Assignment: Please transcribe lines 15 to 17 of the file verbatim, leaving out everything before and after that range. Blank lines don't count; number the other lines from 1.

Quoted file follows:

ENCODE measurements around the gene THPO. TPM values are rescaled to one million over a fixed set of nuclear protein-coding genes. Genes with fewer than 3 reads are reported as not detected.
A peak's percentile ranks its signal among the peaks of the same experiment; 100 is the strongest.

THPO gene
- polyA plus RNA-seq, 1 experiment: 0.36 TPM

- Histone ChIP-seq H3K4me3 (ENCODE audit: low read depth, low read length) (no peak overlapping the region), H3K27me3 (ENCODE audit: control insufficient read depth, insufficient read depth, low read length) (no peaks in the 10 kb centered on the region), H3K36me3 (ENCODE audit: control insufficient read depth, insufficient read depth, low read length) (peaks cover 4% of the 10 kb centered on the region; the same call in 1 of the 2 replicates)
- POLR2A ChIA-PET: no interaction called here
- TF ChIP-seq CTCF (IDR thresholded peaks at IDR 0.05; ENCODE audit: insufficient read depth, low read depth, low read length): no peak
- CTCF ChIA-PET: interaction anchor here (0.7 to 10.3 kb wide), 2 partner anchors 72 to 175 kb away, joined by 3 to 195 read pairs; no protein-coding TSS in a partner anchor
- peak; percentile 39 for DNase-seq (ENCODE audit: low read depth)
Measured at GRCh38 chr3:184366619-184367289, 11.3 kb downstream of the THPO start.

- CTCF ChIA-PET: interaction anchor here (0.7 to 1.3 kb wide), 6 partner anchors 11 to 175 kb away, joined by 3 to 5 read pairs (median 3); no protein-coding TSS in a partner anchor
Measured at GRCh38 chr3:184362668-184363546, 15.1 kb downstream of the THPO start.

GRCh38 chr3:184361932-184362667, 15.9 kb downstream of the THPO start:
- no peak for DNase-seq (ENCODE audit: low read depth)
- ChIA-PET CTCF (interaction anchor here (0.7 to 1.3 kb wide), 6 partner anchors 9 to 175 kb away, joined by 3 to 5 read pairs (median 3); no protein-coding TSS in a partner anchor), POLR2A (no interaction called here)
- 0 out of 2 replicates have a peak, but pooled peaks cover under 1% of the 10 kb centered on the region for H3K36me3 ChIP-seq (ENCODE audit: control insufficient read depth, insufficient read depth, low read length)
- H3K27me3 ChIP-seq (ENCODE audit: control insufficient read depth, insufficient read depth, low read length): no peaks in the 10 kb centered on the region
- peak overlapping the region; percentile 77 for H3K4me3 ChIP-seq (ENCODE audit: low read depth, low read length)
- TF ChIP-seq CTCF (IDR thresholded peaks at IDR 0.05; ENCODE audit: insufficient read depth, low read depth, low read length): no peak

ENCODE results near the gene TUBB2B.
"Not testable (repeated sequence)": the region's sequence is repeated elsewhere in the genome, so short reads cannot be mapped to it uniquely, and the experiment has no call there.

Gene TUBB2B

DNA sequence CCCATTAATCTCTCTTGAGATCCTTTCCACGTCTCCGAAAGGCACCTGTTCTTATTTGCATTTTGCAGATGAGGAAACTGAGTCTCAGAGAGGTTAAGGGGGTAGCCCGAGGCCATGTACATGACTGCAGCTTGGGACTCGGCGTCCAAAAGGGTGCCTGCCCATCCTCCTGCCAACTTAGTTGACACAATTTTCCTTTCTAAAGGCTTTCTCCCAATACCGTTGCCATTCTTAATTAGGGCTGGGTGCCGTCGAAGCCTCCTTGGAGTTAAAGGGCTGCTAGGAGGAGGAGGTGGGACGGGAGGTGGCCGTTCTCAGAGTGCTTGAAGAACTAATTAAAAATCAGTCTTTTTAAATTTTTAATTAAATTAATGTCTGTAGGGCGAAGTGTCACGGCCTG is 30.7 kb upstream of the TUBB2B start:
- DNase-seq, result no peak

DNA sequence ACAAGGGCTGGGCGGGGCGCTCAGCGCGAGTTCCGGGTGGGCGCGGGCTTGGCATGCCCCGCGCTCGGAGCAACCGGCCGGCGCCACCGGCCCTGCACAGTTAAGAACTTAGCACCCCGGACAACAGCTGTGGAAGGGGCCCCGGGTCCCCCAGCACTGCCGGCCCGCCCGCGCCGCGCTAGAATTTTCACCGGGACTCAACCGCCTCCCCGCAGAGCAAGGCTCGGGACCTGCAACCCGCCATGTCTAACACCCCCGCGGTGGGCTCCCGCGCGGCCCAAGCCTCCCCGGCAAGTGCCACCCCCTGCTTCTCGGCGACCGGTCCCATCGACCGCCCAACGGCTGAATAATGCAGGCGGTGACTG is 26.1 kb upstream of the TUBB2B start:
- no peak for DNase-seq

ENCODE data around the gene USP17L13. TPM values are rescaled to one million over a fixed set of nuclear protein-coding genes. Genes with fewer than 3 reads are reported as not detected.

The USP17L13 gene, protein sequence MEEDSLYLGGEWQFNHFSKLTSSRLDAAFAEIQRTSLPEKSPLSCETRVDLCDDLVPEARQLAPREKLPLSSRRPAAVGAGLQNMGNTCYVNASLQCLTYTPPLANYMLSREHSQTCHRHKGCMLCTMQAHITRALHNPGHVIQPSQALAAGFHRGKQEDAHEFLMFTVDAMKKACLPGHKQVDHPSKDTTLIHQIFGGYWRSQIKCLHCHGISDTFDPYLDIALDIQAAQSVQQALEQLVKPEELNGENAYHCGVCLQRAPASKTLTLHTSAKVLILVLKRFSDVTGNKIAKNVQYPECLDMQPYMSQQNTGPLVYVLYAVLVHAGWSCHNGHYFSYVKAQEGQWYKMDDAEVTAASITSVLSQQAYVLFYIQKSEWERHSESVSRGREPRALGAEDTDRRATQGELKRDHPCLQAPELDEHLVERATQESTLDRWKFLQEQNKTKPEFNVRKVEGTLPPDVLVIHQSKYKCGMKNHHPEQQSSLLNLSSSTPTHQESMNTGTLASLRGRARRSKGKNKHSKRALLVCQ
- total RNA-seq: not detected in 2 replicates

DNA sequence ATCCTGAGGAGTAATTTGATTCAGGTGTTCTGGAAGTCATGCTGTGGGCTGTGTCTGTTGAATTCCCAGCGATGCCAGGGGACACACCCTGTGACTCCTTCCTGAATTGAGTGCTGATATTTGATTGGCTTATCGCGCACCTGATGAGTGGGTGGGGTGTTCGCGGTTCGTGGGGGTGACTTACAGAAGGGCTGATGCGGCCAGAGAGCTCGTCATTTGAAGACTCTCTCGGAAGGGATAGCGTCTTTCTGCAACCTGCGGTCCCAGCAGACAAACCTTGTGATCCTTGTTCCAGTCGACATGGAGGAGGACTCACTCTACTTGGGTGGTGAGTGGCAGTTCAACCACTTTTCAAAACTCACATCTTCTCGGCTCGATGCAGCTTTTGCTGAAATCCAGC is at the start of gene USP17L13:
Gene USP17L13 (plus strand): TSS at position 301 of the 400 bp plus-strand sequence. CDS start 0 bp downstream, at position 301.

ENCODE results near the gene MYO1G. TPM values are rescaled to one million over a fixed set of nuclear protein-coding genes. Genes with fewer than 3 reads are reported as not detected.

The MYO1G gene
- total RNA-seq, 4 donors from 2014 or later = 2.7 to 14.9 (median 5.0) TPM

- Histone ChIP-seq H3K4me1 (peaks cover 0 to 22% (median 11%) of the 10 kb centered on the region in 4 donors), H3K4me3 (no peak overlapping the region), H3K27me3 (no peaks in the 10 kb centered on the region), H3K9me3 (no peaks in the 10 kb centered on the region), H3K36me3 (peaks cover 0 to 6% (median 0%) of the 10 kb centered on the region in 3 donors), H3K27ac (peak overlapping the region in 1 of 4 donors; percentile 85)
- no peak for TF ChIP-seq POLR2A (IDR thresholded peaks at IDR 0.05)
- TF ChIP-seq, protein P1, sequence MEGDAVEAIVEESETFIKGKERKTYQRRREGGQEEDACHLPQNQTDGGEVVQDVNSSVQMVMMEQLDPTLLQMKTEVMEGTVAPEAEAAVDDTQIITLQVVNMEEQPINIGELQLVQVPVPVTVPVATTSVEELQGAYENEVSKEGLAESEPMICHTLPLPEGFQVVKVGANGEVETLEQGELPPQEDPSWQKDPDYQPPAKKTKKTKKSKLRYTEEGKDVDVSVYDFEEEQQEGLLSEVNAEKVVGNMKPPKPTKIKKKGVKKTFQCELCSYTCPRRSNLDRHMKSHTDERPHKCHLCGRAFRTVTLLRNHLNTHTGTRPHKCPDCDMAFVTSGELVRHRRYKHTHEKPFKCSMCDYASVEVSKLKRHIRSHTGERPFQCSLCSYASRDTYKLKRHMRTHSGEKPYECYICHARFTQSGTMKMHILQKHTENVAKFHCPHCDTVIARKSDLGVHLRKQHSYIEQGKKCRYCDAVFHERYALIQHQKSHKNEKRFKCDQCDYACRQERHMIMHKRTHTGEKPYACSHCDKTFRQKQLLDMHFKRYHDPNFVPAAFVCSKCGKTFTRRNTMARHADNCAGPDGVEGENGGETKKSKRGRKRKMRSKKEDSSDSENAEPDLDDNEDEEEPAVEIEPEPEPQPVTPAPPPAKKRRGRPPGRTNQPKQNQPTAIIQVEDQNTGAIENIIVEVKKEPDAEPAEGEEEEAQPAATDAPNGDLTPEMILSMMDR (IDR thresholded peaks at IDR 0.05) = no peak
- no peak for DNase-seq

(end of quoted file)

- ChIA-PET CTCF (interaction anchor here (0.7 to 1.3 kb wide), 6 partner anchors 9 to 175 kb away, joined by 3 to 5 read pairs (median 3); no protein-coding TSS in a partner anchor), POLR2A (no interaction called here)
- 0 out of 2 replicates have a peak, but pooled peaks cover under 1% of the 10 kb centered on the region for H3K36me3 ChIP-seq (ENCODE audit: control insufficient read depth, insufficient read depth, low read length)
- H3K27me3 ChIP-seq (ENCODE audit: control insufficient read depth, insufficient read depth, low read length): no peaks in the 10 kb centered on the region